Group Projects Must Rebuild Accountability and Inclusion

Vy Nguyen, Opinion Editor

Being left on “read.” Promises are like Cinderella’s slippers, shattering after an 11:59 p.m. deadline. Unrelenting spouts of “he said, she said.” 

While the mere thought of some of these experiences can unearth long-buried memories of a turbulent break-up or friendship, they also signify one of the many nightmares students lose sleep over: group projects. 

Freshmen collaborating on a history project. Photo by Vy Nguyen.

From high school AP class presentations to kindergarten kickball games, the concept of group work is ubiquitous in America’s education system, touting principles of collaboration. However, today’s students are familiar with only a perversion of cooperative learning — a version devoid of active communication and unity. 

The purpose of group projects has sadly become skewed. They are no longer environments suited for innovation, but they have morphed into vicious every-student-for-him/herself battles, with each person working independently within group settings.

At the center of this is the lack of accountability for all members. Each project, especially ones with assigned groups, splits into two factions: those who efficiently complete their tasks and those who do not. Subsequently, for the sake of the grade, students who are more willing to contribute, begrudgingly assume the responsibilities of their less-motivated peers, furthering resentment and strife between groupmates.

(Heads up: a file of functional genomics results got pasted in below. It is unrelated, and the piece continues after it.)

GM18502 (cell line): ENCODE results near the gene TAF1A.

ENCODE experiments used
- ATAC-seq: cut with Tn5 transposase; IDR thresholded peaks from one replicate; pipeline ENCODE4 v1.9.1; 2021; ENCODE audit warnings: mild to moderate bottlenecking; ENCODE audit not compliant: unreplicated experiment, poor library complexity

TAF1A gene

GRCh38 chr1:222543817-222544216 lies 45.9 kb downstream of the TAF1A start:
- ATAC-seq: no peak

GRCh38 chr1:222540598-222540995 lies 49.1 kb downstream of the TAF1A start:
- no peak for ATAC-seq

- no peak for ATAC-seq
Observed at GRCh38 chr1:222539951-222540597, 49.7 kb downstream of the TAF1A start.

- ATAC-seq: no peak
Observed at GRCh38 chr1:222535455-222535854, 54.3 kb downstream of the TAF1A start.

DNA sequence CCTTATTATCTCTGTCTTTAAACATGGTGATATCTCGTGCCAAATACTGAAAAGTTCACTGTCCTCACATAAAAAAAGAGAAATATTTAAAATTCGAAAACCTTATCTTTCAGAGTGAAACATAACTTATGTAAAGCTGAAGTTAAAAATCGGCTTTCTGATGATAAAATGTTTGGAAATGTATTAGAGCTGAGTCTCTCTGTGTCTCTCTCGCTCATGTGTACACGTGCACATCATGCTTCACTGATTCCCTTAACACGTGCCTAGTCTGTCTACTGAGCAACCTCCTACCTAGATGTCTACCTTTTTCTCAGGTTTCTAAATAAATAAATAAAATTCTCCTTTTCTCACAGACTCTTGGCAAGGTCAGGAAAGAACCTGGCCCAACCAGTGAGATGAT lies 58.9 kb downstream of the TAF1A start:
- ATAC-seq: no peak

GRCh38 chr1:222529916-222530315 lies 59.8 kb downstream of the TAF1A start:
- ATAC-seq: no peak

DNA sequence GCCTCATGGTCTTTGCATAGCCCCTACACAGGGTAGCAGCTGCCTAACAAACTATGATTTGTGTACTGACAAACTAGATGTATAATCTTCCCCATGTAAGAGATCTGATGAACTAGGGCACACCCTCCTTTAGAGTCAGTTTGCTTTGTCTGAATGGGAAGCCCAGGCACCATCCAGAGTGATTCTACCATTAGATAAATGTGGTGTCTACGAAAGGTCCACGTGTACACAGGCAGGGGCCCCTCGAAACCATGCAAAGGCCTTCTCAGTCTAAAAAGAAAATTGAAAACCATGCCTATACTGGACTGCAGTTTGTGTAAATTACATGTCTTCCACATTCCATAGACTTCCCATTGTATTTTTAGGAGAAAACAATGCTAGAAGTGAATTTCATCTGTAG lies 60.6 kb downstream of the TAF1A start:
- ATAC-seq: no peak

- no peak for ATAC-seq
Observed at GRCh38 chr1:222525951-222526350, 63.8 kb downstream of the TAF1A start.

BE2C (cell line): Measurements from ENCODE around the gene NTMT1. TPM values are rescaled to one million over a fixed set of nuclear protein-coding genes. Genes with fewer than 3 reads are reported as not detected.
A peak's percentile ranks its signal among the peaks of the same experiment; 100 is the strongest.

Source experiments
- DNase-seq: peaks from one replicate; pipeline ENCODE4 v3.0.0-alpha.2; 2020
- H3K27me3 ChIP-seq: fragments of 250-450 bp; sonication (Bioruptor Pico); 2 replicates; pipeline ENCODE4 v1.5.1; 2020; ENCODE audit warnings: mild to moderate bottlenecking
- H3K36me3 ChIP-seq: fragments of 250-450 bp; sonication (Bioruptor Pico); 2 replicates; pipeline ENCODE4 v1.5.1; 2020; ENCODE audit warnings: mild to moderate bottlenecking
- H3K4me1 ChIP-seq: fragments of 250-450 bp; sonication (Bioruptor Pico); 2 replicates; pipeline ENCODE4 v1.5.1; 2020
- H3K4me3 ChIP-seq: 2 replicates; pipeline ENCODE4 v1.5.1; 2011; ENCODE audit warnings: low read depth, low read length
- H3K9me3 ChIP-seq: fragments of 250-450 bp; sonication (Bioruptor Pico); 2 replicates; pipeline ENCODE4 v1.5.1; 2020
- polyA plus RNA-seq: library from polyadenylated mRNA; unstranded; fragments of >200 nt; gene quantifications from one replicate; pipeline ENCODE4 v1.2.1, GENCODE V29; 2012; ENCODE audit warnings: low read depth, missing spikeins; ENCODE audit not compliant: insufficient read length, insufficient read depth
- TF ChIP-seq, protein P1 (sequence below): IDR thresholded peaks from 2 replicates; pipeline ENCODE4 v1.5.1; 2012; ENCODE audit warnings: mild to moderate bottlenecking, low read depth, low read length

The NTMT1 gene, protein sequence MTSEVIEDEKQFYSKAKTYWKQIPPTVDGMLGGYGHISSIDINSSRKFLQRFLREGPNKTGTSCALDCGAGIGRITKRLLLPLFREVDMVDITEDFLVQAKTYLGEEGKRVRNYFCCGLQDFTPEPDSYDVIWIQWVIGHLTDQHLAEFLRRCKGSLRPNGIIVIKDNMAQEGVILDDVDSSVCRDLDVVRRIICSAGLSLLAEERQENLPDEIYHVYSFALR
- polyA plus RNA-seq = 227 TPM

One teammate should never view another as his or her burden. While teachers belabor the notion that unfair group dynamics model a workforce students must accept, this enables entitlement from some members, leaving others no choice but to contend with a lack of effort. Less-motivated students, unfortunately, leverage this and seize the opportunity to ride on the proverbial coattails of their diligent-yet-frustrated counterparts. As such, group projects do not reflect the reality of the workforce, which rewards initiative through promotions and bonuses.

Infographic by Vy Nguyen.

To rectify this, some teachers have implemented group-member ranking systems that are often viewed as snitching or tattling. Even though this mollifies the cynics and penalizes the less-motivated, it still neglects and destroys the intended purpose of group projects: collaboration. 

Instead, group work should serve as a melting pot for students with different skills to create one successful product. According to a research study conducted by Stanford University, students are more inspired to brainstorm when working alongside others, thus increasing “intrinsic motivation,” which measures the willingness to participate in activities. Therefore, if students continue to work in their own private spheres, they will deprive themselves of the opportunity to share their ideas with others. 

Certain grading systems, as well as dividing and conquering, motivate students to work by themselves and for themselves, which is the antithesis of teamwork. Assigning questions by odds and evens fails to incorporate the ideas of others and merely consolidates an activity for efficiency’s sake. 

Ultimately, the ideal group project lessens the emphasis on strictly divided tasks, and, instead, fosters organic dialogues between group members and teachers. Students will no longer be inclined to work alone because they have established trust with their teammates. Texts are responded to. Promises are kept. The blame game is obsolete.